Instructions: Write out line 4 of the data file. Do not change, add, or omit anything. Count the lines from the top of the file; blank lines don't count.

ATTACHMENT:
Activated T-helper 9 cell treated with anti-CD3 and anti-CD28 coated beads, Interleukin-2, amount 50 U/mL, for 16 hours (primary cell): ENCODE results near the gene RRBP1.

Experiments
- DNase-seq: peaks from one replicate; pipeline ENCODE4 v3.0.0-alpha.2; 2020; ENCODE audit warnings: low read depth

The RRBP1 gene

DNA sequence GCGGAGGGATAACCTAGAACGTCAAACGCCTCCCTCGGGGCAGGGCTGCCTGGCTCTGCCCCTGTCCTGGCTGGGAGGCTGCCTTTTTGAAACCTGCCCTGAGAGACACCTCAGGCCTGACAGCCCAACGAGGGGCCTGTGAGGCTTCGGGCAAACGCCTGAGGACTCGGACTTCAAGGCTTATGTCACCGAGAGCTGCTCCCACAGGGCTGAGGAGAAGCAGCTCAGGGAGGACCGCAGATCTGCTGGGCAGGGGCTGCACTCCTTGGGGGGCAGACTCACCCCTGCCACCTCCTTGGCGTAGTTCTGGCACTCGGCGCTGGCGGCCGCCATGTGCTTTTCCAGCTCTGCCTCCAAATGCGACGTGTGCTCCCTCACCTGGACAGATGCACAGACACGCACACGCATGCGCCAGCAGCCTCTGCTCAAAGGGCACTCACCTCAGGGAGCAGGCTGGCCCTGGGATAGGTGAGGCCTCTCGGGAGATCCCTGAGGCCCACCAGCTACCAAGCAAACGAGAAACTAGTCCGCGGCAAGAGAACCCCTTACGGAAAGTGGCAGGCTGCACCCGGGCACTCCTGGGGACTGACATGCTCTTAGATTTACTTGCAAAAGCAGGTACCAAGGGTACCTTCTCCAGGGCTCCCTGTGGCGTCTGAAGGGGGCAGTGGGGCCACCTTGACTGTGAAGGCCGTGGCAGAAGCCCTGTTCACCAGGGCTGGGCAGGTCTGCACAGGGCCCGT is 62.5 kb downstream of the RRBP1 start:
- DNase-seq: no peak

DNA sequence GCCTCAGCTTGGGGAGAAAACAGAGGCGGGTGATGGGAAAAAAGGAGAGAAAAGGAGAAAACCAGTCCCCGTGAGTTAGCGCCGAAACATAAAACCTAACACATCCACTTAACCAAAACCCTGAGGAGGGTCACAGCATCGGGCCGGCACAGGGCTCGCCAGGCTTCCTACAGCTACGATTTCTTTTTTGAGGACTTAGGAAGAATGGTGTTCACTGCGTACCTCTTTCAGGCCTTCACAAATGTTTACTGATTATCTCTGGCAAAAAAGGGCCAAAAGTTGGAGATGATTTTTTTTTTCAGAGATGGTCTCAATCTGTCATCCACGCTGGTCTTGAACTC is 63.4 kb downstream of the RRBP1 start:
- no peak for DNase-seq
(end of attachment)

The RRBP1 gene